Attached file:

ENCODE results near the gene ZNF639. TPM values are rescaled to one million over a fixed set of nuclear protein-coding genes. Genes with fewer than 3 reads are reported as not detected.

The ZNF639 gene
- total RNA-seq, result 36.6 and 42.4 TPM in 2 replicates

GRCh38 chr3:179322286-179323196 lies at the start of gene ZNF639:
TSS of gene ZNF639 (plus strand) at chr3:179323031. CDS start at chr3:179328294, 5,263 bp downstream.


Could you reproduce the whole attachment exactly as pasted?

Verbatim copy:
ENCODE results near the gene ZNF639. TPM values are rescaled to one million over a fixed set of nuclear protein-coding genes. Genes with fewer than 3 reads are reported as not detected.

The ZNF639 gene
- total RNA-seq, result 36.6 and 42.4 TPM in 2 replicates

GRCh38 chr3:179322286-179323196 lies at the start of gene ZNF639:
TSS of gene ZNF639 (plus strand) at chr3:179323031. CDS start at chr3:179328294, 5,263 bp downstream.